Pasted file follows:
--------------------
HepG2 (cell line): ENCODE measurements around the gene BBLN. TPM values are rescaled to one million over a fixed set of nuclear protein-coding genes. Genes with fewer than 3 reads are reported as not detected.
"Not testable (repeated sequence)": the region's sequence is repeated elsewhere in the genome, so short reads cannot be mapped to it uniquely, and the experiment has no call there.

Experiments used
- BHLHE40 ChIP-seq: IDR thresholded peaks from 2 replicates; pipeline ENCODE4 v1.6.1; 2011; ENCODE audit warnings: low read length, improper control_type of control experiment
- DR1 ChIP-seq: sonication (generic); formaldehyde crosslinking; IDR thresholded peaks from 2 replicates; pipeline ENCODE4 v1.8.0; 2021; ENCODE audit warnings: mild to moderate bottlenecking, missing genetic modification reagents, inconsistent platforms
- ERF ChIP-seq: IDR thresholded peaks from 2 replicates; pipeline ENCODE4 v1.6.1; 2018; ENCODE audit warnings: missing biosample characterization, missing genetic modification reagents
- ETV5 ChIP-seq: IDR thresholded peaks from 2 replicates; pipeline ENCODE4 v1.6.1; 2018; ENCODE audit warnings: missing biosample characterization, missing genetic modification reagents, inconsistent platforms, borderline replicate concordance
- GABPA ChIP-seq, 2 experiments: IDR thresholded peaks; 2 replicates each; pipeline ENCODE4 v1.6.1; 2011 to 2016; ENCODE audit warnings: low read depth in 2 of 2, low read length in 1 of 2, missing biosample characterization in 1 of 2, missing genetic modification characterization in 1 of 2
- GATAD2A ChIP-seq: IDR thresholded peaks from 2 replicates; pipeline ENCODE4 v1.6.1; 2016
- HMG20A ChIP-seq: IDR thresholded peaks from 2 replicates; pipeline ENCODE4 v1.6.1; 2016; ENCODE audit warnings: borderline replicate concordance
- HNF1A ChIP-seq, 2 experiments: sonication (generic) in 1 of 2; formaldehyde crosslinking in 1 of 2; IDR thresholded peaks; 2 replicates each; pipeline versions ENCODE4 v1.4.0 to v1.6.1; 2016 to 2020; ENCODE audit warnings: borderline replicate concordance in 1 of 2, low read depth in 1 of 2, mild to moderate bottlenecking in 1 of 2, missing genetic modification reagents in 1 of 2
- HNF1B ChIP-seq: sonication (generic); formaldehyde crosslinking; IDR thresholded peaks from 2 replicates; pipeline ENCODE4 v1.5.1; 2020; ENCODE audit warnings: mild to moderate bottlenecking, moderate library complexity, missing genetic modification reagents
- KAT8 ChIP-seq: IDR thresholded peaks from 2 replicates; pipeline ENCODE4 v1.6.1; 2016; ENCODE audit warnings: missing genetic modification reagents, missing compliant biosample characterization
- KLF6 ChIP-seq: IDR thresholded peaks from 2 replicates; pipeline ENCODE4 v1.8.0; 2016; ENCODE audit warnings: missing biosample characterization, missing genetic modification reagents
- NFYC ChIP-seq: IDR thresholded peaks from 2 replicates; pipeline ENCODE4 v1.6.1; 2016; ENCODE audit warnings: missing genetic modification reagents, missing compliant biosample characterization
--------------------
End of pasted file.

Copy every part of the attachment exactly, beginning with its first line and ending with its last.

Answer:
HepG2 (cell line): ENCODE measurements around the gene BBLN. TPM values are rescaled to one million over a fixed set of nuclear protein-coding genes. Genes with fewer than 3 reads are reported as not detected.
"Not testable (repeated sequence)": the region's sequence is repeated elsewhere in the genome, so short reads cannot be mapped to it uniquely, and the experiment has no call there.

Experiments used
- BHLHE40 ChIP-seq: IDR thresholded peaks from 2 replicates; pipeline ENCODE4 v1.6.1; 2011; ENCODE audit warnings: low read length, improper control_type of control experiment
- DR1 ChIP-seq: sonication (generic); formaldehyde crosslinking; IDR thresholded peaks from 2 replicates; pipeline ENCODE4 v1.8.0; 2021; ENCODE audit warnings: mild to moderate bottlenecking, missing genetic modification reagents, inconsistent platforms
- ERF ChIP-seq: IDR thresholded peaks from 2 replicates; pipeline ENCODE4 v1.6.1; 2018; ENCODE audit warnings: missing biosample characterization, missing genetic modification reagents
- ETV5 ChIP-seq: IDR thresholded peaks from 2 replicates; pipeline ENCODE4 v1.6.1; 2018; ENCODE audit warnings: missing biosample characterization, missing genetic modification reagents, inconsistent platforms, borderline replicate concordance
- GABPA ChIP-seq, 2 experiments: IDR thresholded peaks; 2 replicates each; pipeline ENCODE4 v1.6.1; 2011 to 2016; ENCODE audit warnings: low read depth in 2 of 2, low read length in 1 of 2, missing biosample characterization in 1 of 2, missing genetic modification characterization in 1 of 2
- GATAD2A ChIP-seq: IDR thresholded peaks from 2 replicates; pipeline ENCODE4 v1.6.1; 2016
- HMG20A ChIP-seq: IDR thresholded peaks from 2 replicates; pipeline ENCODE4 v1.6.1; 2016; ENCODE audit warnings: borderline replicate concordance
- HNF1A ChIP-seq, 2 experiments: sonication (generic) in 1 of 2; formaldehyde crosslinking in 1 of 2; IDR thresholded peaks; 2 replicates each; pipeline versions ENCODE4 v1.4.0 to v1.6.1; 2016 to 2020; ENCODE audit warnings: borderline replicate concordance in 1 of 2, low read depth in 1 of 2, mild to moderate bottlenecking in 1 of 2, missing genetic modification reagents in 1 of 2
- HNF1B ChIP-seq: sonication (generic); formaldehyde crosslinking; IDR thresholded peaks from 2 replicates; pipeline ENCODE4 v1.5.1; 2020; ENCODE audit warnings: mild to moderate bottlenecking, moderate library complexity, missing genetic modification reagents
- KAT8 ChIP-seq: IDR thresholded peaks from 2 replicates; pipeline ENCODE4 v1.6.1; 2016; ENCODE audit warnings: missing genetic modification reagents, missing compliant biosample characterization
- KLF6 ChIP-seq: IDR thresholded peaks from 2 replicates; pipeline ENCODE4 v1.8.0; 2016; ENCODE audit warnings: missing biosample characterization, missing genetic modification reagents
- NFYC ChIP-seq: IDR thresholded peaks from 2 replicates; pipeline ENCODE4 v1.6.1; 2016; ENCODE audit warnings: missing genetic modification reagents, missing compliant biosample characterization